So, it was with some confusion that it was a simple sweatshirt that had paralyzed Lydia that Sunday evening. A sweatshirt. Any other day, she might have simply folded it and placed it in his dresser drawer. Old, frayed around the edges, but perfectly worn in. When she and Henry first started dating, Lydia had confiscated the sweatshirt as a form of territorial display. She would wear it up to the hospital and kiss him in full view of the nurse’s station. Not usually a woman prone to jealousy, she knew from her own stay in the hospital that Henry was often sought out and flirted with. Lydia was not going to let him fall through her fingers. She was determined to fight for him, fight for him in the best way she knew how, in his Colombia sweatshirt and a tight pair of jeans.
But it was in that moment, in the moment when she raised the sweatshirt up to her nose to inhale his scent that she realized she had not fought for him. She had given him away, pushed him aside as she reached for another bottle. She blamed him. She accused him of desertion, but really, she the one that deserted him. She may have physically been there, but her mind was always fighting and struggling somewhere else. In her heart, in that moment, she could not blame him for leaving.
She looked up and straight into the sideboard mirror. The reflection startled her, for the woman who stared back was not the woman she had expected to see. She had looked in mirrors; she had to have. Always a woman properly put together, Lydia had spent hours applying make-up and coifing her perfectly styled hair. So, she must have look. But had she really looked? Lydia moved closer to the mirror, placed her hand against the cool glass. There, staring back at her was not the dignified and beautiful woman she envisioned, but an aged woman, worn and creased. Her hair, thought by her to be golden and lustrous, was a dried and brittled bleach. Her face was puffy and yet somehow simultaneously drawn. There were circles under her eyes. Her skin had a yellowed hue, the color of prolonged sickness and self-tanner. Instead of cathartic recovery gravitating through her arterial system, a wave of bile, anger, self-loathing, disgust, and hated swelled up from her stomach.
Without warning alcoholic desire screamed at her. It knocked her body backwards with a physicality that forced her to break eye contact with the mirror. Suddenly clinging at the neck of her t-shirt, she couldn’t breathe. She doubled over, trying to catch her breath. After a few seconds, Lydia looked up and ran from the room, the sweatshirt lying on the ground.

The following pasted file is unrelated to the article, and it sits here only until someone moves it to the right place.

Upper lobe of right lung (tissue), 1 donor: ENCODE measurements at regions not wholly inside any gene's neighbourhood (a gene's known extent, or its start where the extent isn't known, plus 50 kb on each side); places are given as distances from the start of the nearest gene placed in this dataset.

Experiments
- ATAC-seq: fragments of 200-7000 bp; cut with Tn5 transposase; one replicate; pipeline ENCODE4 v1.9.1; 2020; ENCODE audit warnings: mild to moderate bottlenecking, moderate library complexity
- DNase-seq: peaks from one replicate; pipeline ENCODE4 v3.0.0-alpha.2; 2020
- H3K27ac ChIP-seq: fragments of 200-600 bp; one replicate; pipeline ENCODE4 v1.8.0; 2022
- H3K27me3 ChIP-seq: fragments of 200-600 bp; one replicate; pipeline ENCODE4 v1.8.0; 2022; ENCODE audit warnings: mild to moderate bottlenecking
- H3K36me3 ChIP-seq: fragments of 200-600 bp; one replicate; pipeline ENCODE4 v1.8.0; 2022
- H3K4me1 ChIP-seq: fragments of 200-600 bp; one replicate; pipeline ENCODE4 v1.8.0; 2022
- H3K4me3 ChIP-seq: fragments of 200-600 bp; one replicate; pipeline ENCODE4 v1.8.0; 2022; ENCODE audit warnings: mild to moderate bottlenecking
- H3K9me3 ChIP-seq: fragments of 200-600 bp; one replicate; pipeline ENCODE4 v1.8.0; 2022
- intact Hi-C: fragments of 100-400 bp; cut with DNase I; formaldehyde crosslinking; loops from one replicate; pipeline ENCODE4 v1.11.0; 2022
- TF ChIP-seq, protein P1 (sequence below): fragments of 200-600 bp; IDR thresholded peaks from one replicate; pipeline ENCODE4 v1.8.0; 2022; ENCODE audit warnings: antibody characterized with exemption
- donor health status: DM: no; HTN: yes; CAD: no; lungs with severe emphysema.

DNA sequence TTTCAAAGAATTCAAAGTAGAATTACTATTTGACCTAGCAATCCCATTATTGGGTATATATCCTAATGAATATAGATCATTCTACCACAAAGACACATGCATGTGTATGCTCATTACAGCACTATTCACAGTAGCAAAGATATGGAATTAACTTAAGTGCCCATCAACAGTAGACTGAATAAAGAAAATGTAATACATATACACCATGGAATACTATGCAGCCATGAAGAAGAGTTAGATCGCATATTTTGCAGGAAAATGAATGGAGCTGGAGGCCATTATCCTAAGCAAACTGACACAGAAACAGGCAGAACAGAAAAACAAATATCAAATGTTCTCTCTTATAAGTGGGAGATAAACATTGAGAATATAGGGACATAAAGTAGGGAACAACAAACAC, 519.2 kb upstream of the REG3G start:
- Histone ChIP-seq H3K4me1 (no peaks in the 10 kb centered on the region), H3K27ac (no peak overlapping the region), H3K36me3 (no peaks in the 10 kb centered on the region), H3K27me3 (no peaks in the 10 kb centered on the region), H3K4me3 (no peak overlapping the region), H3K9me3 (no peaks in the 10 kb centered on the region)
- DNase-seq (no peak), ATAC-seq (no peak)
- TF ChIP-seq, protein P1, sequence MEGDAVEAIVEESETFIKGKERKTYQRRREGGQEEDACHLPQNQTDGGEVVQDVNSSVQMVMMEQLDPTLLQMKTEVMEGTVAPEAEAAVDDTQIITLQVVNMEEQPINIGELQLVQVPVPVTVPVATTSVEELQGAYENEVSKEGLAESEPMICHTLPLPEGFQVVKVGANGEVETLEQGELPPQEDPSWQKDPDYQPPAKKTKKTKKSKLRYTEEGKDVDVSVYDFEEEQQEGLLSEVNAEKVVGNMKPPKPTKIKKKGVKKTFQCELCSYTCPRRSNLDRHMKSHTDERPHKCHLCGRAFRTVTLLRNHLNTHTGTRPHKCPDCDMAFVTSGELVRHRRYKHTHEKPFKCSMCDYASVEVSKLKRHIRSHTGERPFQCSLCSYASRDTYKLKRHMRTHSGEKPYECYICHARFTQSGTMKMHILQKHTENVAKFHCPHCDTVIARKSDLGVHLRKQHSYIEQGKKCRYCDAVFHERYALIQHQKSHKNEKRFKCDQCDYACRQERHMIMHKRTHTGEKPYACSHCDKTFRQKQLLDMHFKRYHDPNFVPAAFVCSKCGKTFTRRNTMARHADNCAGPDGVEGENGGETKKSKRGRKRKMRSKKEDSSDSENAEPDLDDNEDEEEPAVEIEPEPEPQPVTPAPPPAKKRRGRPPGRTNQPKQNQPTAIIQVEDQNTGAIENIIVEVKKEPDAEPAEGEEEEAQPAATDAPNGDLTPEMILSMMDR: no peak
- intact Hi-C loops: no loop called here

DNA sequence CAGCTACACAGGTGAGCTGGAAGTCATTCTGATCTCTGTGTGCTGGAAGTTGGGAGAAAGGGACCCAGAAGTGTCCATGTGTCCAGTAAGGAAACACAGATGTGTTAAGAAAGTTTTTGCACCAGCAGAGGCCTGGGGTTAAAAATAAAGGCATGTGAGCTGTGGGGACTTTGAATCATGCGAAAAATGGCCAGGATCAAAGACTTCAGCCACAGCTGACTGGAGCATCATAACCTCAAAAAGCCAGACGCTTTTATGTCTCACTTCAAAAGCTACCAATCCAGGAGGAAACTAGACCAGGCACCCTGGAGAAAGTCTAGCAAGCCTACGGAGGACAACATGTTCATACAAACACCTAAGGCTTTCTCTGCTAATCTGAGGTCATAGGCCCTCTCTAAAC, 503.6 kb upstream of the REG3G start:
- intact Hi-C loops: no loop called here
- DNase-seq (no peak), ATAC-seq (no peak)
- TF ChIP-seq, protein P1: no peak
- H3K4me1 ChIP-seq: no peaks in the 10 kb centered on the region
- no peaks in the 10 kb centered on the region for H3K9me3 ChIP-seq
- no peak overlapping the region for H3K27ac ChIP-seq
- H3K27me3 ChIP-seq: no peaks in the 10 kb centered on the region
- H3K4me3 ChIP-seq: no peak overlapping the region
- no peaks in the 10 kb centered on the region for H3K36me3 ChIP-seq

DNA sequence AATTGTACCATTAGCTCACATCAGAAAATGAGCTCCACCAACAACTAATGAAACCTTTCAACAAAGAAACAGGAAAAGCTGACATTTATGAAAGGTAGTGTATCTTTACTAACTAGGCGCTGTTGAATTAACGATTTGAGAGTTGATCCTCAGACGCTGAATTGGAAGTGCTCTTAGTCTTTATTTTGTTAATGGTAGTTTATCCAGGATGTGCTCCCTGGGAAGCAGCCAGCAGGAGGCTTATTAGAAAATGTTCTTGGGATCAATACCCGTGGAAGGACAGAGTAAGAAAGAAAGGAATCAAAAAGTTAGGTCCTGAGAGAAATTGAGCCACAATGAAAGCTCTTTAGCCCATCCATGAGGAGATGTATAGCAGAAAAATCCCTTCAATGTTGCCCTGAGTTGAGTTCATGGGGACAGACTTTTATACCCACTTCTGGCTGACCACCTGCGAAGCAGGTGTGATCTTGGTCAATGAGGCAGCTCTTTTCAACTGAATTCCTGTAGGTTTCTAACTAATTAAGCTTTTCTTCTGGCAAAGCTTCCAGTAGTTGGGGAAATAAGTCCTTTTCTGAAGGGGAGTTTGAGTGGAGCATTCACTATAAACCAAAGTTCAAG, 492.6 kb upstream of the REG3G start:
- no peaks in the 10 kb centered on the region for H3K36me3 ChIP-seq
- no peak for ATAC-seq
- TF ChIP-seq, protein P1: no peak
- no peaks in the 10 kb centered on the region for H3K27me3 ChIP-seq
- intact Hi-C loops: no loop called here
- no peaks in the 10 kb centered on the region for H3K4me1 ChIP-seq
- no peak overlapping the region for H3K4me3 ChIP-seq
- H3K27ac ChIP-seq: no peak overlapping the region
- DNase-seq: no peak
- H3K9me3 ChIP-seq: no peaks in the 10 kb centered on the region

She sprinted down the sweeping spiral staircase to the living room. When she got there, she looked wildly around. Think, think. The bar wouldn’t have anything. She had cleaned it out. Think, think. The cabinet above the refrigerator! Lydia pulled over a counter stool and stood on it to reach one of her most favorite hiding places. None. The pool house! Lydia ran to the guest quarters and pulled open the refrigerator, once stocked for parties, only to find it barren. The outdoor kitchen. No.
Panic overcame her as she ran back to the house and furiously started pulling out drawers and looking in behind furniture. She couldn’t have gotten it all. She must have forgotten something, overlooked something, anything. Lydia ran to the kitchen. Sherry, cooking wine, something. Lydia spotted the bottle of vanilla extract. She grabbed it off the shelf. She held it tight in her palm and looked down at it. 35% alcohol. It would work. It would quiet the thoughts until she could get to the store. And then it clicked. In a moment of realization, Lydia realized she was of the variety of alcoholic that would drink vanilla extract. She closed her fingers around the bottle and sank to the kitchen floor.
A couple of years ago, through a series of unusual events, I found myself swimming along with my aunt in the sea off the coast of Cancun. My aunt, the wife of a Lutheran minister, is an incredible woman of natural spirituality and grace. So, we were bobbing along in the ocean, talking about life when she said, “It must be interesting to have a relationship where from the beginning, you each knew the worst thing about the other person. So many times, people in relationships try to cover up and hide the worst parts of themselves, hoping the other person will not see it.”
I’ve thought about that sentiment many times over the last couple of years. It is true. When I had two years sober, I got my very first apartment all by myself. Up until then, I had lived in sober living. I was struggling. I had those thoughts of “If I drank, no one would know.” And it scared me. One night I found myself at a ten o’clock meeting. In short time, I found myself comfortably sharing in the quiet dim of the candle light. Free from imagined judgment, I was able to share my deepest insecurities and fears.